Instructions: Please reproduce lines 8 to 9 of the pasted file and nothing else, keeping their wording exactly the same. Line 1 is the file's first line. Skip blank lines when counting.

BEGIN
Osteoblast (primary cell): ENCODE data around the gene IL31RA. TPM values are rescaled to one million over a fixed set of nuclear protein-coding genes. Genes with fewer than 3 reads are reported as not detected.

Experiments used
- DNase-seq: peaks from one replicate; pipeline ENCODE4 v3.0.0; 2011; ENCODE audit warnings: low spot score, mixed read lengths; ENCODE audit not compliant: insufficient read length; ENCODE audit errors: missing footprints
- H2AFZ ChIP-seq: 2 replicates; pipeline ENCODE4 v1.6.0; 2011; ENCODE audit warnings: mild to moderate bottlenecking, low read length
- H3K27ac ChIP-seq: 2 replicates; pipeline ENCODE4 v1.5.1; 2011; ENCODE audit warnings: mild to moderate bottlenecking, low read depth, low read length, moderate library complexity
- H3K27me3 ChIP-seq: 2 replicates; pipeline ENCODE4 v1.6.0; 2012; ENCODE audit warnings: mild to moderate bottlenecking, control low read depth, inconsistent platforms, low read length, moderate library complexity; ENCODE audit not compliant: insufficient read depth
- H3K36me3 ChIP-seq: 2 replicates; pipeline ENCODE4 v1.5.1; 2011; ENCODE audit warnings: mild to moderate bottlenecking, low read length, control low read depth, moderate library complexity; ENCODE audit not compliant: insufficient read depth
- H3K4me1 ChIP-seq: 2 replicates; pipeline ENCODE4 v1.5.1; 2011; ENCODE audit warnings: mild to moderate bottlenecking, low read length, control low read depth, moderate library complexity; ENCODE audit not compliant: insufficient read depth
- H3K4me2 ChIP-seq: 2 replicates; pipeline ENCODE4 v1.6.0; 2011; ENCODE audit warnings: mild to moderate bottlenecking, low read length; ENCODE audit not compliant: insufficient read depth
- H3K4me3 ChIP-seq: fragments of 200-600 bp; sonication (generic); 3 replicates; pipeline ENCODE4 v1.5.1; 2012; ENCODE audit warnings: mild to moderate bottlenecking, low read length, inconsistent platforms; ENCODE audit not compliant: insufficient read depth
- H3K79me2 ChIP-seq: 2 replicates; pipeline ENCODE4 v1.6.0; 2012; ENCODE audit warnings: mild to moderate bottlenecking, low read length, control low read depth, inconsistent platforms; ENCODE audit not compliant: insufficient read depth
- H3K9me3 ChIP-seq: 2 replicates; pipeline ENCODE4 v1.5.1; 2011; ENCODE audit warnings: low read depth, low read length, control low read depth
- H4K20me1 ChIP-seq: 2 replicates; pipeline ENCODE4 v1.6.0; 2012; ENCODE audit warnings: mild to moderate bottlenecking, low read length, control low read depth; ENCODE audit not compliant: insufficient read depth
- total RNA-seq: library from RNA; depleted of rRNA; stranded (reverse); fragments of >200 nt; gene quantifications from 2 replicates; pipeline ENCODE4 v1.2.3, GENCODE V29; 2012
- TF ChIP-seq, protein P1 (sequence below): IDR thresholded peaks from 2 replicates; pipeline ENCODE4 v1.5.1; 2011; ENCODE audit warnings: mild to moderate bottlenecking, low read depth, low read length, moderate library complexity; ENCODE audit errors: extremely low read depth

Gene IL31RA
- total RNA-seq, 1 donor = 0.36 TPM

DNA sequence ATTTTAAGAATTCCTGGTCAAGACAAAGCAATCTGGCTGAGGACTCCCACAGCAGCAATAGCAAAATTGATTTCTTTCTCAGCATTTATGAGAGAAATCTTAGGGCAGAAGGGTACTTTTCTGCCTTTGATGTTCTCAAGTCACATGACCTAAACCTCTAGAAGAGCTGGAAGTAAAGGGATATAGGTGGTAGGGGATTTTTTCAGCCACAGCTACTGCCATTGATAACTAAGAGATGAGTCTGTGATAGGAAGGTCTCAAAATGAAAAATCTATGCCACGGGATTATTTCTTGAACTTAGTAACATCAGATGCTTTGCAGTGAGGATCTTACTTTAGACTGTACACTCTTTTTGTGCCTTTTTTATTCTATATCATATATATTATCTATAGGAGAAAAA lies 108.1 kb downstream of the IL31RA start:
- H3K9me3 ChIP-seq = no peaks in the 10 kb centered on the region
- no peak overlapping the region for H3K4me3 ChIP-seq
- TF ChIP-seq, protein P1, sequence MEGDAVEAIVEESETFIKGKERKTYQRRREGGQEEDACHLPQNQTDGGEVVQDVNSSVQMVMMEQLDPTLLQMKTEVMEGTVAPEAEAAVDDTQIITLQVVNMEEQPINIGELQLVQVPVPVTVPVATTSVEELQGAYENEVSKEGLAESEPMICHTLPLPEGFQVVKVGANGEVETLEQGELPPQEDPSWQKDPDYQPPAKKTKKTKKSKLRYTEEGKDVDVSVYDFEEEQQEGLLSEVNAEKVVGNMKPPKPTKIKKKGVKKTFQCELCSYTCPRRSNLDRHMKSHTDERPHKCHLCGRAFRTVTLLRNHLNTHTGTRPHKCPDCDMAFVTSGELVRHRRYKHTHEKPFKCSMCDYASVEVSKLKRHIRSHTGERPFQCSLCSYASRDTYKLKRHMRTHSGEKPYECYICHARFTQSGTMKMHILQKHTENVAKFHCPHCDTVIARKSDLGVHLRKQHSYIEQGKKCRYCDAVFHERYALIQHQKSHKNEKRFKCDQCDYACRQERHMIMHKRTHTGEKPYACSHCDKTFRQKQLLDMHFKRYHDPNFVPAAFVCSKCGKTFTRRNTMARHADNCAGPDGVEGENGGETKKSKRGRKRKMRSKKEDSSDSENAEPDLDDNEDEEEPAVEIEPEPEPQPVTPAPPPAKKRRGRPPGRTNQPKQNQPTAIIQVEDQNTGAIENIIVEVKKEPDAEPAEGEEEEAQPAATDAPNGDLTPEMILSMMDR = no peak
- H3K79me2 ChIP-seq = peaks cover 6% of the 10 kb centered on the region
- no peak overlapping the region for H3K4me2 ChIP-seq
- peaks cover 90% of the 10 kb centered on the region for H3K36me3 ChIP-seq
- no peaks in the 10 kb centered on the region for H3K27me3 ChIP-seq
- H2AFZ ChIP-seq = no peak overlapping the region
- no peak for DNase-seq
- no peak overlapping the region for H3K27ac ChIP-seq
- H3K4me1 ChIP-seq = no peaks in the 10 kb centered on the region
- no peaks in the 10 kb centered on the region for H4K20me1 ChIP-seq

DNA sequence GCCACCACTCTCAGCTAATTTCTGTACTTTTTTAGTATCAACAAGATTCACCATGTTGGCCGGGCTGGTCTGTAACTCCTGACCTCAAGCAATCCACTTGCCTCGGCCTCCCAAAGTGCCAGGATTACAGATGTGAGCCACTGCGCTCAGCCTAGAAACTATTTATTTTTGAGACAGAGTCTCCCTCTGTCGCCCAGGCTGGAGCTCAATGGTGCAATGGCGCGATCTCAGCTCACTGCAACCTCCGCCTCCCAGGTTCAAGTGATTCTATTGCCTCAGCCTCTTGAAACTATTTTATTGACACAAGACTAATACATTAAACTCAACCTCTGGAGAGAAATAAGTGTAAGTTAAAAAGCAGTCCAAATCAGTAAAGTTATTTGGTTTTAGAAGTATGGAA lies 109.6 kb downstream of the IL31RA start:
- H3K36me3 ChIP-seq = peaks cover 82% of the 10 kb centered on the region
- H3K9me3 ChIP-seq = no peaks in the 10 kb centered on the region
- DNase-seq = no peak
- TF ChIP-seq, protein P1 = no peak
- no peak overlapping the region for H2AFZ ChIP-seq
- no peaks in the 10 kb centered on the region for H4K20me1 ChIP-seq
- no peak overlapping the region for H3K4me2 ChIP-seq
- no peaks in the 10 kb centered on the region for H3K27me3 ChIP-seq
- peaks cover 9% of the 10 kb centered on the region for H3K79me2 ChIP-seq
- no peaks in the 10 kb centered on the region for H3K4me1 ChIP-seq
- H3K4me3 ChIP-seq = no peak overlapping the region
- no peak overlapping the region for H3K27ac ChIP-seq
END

- H3K4me1 ChIP-seq: 2 replicates; pipeline ENCODE4 v1.5.1; 2011; ENCODE audit warnings: mild to moderate bottlenecking, low read length, control low read depth, moderate library complexity; ENCODE audit not compliant: insufficient read depth
- H3K4me2 ChIP-seq: 2 replicates; pipeline ENCODE4 v1.6.0; 2011; ENCODE audit warnings: mild to moderate bottlenecking, low read length; ENCODE audit not compliant: insufficient read depth